0844 GMT December 04, 2020
Very few of the pledges signed by the North's leader Kim Jong-un and the South's President Moon Jae-in at their 2018 Pyongyang summit – among them joint sports teams and an Olympic bid, work toward transport links, and a visit by Kim to Seoul – have come to pass, AFP reported.
Instead relations have been at a standstill since the collapse of a Hanoi summit between the North and the US last year, and this June Pyongyang blew up a North-South liaison office on its side of the border.
But South Korea's Unification Minister Lee In-young said, "I hope that communication channels, including the inter-Korean liaison office, can be restored and we can resume open-minded dialogue at an early date."
Lee spoke in front of a pine tree which Moon and Kim planted together in Panmunjom, the truce village in the Demilitarized Zone that divides the peninsula, during their first summit two years ago.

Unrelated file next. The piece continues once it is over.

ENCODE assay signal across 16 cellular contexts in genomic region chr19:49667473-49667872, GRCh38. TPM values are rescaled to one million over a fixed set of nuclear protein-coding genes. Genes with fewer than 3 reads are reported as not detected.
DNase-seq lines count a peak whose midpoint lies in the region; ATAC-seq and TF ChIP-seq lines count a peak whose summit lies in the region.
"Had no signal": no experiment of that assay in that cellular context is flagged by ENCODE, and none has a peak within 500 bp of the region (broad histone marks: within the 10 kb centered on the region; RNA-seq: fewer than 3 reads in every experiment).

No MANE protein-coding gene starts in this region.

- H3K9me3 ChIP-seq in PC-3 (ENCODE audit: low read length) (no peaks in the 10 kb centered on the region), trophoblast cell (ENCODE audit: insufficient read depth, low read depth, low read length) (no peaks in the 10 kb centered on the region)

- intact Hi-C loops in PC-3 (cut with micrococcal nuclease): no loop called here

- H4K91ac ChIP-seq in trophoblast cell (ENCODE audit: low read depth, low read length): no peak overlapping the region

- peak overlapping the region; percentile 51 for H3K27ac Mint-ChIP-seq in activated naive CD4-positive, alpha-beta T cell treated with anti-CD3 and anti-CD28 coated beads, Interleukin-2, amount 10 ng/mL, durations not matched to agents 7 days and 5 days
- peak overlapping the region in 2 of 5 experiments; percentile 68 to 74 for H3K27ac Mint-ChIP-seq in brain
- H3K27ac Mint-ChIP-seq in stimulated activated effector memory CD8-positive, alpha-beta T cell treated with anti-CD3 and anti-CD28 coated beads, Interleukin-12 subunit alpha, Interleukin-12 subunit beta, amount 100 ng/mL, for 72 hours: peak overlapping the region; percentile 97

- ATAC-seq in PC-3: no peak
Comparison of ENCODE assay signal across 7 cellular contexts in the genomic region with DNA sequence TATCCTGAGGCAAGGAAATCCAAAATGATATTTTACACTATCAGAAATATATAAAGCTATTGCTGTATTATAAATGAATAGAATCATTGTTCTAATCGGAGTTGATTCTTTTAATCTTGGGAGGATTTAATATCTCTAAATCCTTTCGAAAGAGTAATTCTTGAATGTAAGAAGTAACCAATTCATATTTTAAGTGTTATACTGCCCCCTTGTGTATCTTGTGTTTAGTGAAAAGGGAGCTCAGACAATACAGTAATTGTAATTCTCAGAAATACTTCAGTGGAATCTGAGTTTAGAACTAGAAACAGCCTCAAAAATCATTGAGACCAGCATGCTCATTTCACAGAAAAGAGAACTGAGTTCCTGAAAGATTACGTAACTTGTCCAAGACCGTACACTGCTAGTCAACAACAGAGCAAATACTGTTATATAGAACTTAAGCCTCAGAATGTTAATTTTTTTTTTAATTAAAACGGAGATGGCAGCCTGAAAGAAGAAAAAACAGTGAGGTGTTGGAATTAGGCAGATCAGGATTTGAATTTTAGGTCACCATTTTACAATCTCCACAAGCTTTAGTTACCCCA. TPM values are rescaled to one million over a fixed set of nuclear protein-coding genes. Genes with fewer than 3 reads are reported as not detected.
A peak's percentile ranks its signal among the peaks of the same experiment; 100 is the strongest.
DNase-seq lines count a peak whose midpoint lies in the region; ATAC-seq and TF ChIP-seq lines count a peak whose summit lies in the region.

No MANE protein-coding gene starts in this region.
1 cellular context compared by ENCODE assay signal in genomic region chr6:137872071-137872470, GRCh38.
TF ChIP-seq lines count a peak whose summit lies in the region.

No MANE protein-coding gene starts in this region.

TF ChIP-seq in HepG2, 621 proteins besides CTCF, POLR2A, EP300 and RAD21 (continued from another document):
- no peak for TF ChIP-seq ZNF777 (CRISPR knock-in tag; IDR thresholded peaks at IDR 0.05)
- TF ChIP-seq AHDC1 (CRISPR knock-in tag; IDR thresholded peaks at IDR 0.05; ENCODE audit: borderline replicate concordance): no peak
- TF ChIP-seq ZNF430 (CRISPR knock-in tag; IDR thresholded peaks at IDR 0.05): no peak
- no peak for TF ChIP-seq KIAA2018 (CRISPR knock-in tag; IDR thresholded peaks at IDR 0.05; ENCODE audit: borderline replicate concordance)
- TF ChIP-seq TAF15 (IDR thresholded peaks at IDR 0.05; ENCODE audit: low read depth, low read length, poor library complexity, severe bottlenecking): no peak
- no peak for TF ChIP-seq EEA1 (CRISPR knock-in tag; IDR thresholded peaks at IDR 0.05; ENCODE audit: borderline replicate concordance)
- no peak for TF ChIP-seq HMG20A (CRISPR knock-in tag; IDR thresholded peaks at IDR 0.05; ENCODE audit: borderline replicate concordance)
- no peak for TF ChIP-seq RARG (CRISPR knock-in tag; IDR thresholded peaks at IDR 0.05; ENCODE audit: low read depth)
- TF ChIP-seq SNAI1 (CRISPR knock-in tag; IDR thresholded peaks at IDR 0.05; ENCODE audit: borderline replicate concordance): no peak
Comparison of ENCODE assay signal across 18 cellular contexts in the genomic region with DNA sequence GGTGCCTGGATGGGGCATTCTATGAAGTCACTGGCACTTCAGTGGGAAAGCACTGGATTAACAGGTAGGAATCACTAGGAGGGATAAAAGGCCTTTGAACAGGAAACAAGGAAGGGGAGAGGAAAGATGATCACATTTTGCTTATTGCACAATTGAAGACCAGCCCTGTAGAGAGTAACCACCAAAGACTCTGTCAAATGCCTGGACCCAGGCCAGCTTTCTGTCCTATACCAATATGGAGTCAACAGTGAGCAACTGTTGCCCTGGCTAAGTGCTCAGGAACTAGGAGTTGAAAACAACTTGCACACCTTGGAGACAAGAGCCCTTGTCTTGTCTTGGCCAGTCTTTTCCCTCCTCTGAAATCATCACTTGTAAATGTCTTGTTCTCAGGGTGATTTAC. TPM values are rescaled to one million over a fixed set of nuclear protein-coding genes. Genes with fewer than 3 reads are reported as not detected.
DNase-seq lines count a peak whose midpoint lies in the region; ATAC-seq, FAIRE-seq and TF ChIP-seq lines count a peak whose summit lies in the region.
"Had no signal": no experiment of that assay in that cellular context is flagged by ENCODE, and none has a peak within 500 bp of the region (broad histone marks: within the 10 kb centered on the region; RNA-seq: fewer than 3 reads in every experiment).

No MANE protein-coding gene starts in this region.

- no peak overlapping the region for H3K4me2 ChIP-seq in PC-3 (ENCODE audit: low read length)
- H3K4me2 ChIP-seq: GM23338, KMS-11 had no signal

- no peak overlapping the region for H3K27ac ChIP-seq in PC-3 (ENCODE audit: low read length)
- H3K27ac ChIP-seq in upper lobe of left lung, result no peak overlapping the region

Lee, a political heavyweight, described the demolition of the liaison office as a "regrettable affair", but did not directly criticize Pyongyang.
"I believe the North has willingness to comply with the (2018) agreement in its own way," he said.
With less than two years of his single presidential term remaining, time is running out for the South's Moon – who has long championed engagement with Pyongyang – to reach a settlement with the North.
But Pyongyang has repeatedly said it has no interest in talking to Seoul since the breakdown of the Hanoi summit over sanctions relief and what the nuclear-armed North would be willing to give up in return.
Regardless, Moon has called for another meeting between Kim and US President Donald Trump before the US presidential election in November – even though that process is currently deadlocked.